You're bound to wonder, given her supernatural powers, whether Clara's surprise is genuine, and then you realise that Streep's acting is always reminiscent of a clairvoyant opening presents with a surprise that has taken much practice. When Clara, lying asleep, hands flung back against the pillow, is watched by her obsessed sister-in-law, Streep twitches a finger just as her face is surreptitiously touched, and you find yourself thinking, as so often with Streep, not how real or how right or how true, but how clever, how resourceful.
Streep doesn't share a lot of screentime or by-play with Vanessa Redgrave, who plays Clara's mother - at the stage when Streep takes over the role from a child actress, her character is effectively mute after a family trauma. This is a shame, and anyone who put these two entirely opposite actresses together on more equal terms would be doing the world a favour. Redgrave gives the mother a resigned grace, and at one point a wonderful way of moving, when she realises that her surviving daughter, though odd, may not after all be unmarriageable. The return of hope transforms her gait, and she goes to fetch her at a dainty run.
Clara's special powers don't change her nature. She may be matrilineal in feeling, and has a soft spot for her sister-in-law, played by Glenn Close, but she never defends any women against her husband. Her weapons are silence and patience. In practice, this makes her look a lot like a doormat with ESP. On her wedding night, she briefly levitates a table before going to bed with Esteban for the first time. Unimpressed audiences, already disoriented by the sight of Irons's sock suspenders, may giggle at this evidence that in this case both of the newly-weds can get it up.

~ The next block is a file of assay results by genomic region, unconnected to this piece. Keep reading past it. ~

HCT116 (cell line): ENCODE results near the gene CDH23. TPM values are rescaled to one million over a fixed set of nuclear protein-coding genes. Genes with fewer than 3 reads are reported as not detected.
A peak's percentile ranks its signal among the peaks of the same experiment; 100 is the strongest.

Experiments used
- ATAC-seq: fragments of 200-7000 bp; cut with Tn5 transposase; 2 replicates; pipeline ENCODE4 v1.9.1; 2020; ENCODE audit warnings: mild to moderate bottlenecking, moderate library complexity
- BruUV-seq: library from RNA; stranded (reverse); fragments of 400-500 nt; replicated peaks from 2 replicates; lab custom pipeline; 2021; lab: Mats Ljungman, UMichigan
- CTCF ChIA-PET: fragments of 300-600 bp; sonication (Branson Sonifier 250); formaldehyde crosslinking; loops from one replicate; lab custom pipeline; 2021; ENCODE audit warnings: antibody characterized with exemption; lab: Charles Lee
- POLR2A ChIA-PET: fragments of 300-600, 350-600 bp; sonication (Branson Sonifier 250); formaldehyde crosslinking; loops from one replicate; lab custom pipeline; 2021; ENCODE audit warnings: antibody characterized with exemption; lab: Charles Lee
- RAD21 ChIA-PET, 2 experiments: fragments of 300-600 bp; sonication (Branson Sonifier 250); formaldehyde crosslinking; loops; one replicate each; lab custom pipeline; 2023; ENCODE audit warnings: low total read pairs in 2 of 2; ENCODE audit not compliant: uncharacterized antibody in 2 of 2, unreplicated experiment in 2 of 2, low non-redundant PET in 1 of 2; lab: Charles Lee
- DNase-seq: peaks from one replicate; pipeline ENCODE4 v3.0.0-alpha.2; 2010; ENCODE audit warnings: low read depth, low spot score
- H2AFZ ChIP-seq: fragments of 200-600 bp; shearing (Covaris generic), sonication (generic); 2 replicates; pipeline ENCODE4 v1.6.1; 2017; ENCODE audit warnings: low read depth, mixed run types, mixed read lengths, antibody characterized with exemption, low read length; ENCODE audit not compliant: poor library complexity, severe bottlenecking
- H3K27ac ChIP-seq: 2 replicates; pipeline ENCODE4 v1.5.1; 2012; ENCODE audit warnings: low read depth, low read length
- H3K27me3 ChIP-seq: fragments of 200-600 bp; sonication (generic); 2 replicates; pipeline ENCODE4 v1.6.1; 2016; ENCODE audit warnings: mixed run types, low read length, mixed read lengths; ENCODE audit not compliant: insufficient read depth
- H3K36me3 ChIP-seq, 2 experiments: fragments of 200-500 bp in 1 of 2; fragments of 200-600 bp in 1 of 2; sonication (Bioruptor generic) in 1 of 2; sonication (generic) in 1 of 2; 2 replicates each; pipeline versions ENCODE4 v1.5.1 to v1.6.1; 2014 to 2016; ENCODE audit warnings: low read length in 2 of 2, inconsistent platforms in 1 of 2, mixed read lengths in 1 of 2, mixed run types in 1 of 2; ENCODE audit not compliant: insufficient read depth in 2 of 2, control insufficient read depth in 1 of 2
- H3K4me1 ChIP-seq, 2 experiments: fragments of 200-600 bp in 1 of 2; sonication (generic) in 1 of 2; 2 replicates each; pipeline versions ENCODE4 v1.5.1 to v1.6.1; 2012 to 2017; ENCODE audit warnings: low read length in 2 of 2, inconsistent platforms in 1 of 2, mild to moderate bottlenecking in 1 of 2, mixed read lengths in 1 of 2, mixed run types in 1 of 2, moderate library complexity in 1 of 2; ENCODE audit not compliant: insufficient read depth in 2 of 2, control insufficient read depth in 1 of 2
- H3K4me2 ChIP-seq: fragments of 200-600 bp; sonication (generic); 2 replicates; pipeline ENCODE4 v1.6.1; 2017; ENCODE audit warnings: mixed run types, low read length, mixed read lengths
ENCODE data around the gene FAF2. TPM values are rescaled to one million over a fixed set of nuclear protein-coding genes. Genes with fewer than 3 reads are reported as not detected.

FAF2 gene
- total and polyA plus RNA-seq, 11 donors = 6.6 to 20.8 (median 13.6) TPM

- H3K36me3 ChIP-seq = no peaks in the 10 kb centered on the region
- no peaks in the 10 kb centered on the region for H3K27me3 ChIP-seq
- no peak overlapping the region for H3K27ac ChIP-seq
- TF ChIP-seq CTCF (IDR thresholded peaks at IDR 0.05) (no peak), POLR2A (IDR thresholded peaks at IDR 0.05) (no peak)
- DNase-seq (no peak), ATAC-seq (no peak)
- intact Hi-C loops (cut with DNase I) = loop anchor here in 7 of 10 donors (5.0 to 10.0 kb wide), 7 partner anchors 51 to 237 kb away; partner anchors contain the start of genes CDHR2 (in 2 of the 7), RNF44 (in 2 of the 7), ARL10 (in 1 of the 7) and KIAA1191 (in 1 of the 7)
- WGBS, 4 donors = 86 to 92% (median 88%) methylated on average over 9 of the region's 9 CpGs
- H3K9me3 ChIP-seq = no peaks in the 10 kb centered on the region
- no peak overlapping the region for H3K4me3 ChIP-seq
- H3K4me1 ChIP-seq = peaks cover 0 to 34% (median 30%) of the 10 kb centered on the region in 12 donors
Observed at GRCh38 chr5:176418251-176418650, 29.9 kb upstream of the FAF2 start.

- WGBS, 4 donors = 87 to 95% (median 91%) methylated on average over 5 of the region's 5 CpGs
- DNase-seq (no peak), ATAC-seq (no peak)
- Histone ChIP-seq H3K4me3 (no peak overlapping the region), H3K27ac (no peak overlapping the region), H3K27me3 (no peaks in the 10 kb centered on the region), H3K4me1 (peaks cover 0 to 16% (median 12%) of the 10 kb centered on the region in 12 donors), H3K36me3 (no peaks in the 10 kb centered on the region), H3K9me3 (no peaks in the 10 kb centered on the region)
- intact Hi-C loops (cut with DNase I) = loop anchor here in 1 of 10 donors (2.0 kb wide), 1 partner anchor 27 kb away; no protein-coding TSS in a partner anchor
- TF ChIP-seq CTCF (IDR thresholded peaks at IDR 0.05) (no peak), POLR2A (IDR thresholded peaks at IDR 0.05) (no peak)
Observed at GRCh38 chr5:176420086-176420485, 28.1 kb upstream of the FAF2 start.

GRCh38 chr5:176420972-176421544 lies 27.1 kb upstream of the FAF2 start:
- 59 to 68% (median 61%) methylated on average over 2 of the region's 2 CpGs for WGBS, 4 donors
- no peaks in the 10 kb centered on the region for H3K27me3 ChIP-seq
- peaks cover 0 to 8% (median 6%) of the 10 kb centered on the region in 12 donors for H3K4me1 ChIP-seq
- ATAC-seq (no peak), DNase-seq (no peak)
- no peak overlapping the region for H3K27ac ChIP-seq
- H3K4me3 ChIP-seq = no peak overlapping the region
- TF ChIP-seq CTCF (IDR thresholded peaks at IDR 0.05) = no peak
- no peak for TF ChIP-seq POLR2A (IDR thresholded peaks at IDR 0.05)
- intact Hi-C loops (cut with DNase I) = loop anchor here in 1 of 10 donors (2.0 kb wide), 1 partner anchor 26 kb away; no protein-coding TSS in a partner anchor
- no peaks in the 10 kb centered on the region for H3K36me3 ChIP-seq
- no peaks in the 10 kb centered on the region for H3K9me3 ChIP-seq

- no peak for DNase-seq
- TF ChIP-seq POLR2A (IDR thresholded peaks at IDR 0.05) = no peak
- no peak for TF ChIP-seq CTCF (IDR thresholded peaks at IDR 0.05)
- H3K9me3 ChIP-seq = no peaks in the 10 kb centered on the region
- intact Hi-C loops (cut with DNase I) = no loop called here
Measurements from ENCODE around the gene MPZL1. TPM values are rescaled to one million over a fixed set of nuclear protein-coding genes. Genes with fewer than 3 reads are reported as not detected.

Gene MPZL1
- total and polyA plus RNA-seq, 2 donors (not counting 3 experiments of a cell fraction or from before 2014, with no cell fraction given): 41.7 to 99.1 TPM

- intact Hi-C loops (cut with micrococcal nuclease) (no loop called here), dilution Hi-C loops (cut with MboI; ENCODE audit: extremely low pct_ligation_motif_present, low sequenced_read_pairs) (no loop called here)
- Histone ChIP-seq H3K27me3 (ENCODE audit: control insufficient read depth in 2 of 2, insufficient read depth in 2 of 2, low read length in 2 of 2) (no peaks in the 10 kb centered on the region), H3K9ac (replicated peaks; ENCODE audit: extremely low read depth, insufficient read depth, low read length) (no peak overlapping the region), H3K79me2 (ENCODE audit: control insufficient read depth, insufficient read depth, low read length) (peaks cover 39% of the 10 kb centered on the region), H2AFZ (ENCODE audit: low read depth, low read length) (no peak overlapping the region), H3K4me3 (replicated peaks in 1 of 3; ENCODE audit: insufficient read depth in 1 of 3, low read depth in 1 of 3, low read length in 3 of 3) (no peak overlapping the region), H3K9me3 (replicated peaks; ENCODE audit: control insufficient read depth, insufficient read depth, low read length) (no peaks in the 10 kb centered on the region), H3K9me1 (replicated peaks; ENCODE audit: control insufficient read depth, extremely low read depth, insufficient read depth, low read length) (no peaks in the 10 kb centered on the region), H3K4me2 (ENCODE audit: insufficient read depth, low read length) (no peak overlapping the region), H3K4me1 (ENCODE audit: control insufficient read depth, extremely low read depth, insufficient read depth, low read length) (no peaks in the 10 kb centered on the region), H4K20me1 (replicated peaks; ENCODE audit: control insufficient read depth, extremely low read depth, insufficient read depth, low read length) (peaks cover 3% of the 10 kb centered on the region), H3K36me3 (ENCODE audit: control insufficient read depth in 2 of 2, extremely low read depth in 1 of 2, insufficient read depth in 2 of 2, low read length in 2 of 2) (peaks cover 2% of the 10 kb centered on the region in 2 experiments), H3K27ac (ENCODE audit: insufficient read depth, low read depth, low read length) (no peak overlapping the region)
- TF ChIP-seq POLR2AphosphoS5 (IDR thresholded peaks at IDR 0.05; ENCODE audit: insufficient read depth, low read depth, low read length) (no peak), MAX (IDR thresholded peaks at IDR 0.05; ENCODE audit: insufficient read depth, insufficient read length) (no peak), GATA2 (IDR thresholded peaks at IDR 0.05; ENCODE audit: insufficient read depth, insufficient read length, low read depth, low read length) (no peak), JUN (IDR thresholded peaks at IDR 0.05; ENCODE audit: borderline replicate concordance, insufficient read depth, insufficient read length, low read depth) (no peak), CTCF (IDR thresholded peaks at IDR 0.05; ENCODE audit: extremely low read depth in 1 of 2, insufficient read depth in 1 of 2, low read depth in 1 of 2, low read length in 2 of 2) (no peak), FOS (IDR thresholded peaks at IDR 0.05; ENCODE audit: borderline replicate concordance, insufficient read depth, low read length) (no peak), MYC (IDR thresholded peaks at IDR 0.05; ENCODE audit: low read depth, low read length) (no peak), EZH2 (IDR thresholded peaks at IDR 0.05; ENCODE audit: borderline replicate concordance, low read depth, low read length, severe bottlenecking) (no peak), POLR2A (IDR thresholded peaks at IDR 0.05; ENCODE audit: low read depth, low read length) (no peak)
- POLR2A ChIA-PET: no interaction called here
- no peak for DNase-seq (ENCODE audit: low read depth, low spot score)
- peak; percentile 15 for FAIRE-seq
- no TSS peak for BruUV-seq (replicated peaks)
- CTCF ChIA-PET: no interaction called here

As the narrative lurches into recent times, the film abruptly starts claiming a historical relevance. The story is not specifically set in Chile, though Allende's name guarantees that we know where we are. But the effect is of a fairytale suddenly masquerading as a documentary. Bille August's images remain cliched even when the cliches become downbeat - an army boot resting on a desktop in the Ministry of Defence, say, rather than a naked couple embracing by a river as moonlight sifts down on them.
The film treats political upheavals on a par with the earthquake which occurred earlier in the story, when something which you would have thought affected a whole country turned out to be a pretext for Esteban to rush home and find his wife (innocently, if he would only believe it) in bed with his sister. If Isabel Allende is really transmuting her country's painful past into art, why is she up to her ears in suds?
When Winona Ryder's character Blanca, is tortured, the film becomes grim, but it still feels as if a family saga has usurped the public realm, and not as if any political sense is being exercised. Blanca's father, after all, was behind the military coup before it got out of hand, her lover Pedro is a big cheese of the People's Front (how wonderful that he phoned her after years of clandestine politics, the moment his party was voted into power]) and the man who tortures her is in fact her bastard half-brother. Small world, eh?
'The House of the Spirits' opens today; see page 27 for details